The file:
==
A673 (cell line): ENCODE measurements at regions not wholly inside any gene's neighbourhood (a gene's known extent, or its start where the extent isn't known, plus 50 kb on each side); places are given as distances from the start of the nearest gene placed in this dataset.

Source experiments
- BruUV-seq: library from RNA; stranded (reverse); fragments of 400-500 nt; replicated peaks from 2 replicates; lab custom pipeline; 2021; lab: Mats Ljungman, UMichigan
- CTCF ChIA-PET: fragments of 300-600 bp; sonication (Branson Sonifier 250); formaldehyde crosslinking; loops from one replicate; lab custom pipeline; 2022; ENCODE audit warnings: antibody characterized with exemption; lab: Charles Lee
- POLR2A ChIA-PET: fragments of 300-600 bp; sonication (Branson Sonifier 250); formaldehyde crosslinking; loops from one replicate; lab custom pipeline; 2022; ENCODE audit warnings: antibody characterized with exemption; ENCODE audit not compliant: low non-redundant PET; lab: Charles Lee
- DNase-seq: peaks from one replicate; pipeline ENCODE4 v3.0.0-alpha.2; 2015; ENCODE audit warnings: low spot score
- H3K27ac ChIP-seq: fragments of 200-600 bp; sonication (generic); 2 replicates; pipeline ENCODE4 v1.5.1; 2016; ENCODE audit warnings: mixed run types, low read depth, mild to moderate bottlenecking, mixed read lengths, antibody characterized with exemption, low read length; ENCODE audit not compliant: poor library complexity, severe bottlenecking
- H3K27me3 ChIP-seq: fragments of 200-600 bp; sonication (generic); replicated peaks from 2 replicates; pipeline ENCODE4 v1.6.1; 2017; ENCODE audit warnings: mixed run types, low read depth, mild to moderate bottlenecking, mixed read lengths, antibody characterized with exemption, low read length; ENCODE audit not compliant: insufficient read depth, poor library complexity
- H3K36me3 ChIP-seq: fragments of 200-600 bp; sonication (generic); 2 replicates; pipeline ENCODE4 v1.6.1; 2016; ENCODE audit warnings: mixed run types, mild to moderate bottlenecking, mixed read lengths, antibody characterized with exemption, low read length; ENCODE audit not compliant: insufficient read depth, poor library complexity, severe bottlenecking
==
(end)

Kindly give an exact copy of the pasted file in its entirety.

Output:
A673 (cell line): ENCODE measurements at regions not wholly inside any gene's neighbourhood (a gene's known extent, or its start where the extent isn't known, plus 50 kb on each side); places are given as distances from the start of the nearest gene placed in this dataset.

Source experiments
- BruUV-seq: library from RNA; stranded (reverse); fragments of 400-500 nt; replicated peaks from 2 replicates; lab custom pipeline; 2021; lab: Mats Ljungman, UMichigan
- CTCF ChIA-PET: fragments of 300-600 bp; sonication (Branson Sonifier 250); formaldehyde crosslinking; loops from one replicate; lab custom pipeline; 2022; ENCODE audit warnings: antibody characterized with exemption; lab: Charles Lee
- POLR2A ChIA-PET: fragments of 300-600 bp; sonication (Branson Sonifier 250); formaldehyde crosslinking; loops from one replicate; lab custom pipeline; 2022; ENCODE audit warnings: antibody characterized with exemption; ENCODE audit not compliant: low non-redundant PET; lab: Charles Lee
- DNase-seq: peaks from one replicate; pipeline ENCODE4 v3.0.0-alpha.2; 2015; ENCODE audit warnings: low spot score
- H3K27ac ChIP-seq: fragments of 200-600 bp; sonication (generic); 2 replicates; pipeline ENCODE4 v1.5.1; 2016; ENCODE audit warnings: mixed run types, low read depth, mild to moderate bottlenecking, mixed read lengths, antibody characterized with exemption, low read length; ENCODE audit not compliant: poor library complexity, severe bottlenecking
- H3K27me3 ChIP-seq: fragments of 200-600 bp; sonication (generic); replicated peaks from 2 replicates; pipeline ENCODE4 v1.6.1; 2017; ENCODE audit warnings: mixed run types, low read depth, mild to moderate bottlenecking, mixed read lengths, antibody characterized with exemption, low read length; ENCODE audit not compliant: insufficient read depth, poor library complexity
- H3K36me3 ChIP-seq: fragments of 200-600 bp; sonication (generic); 2 replicates; pipeline ENCODE4 v1.6.1; 2016; ENCODE audit warnings: mixed run types, mild to moderate bottlenecking, mixed read lengths, antibody characterized with exemption, low read length; ENCODE audit not compliant: insufficient read depth, poor library complexity, severe bottlenecking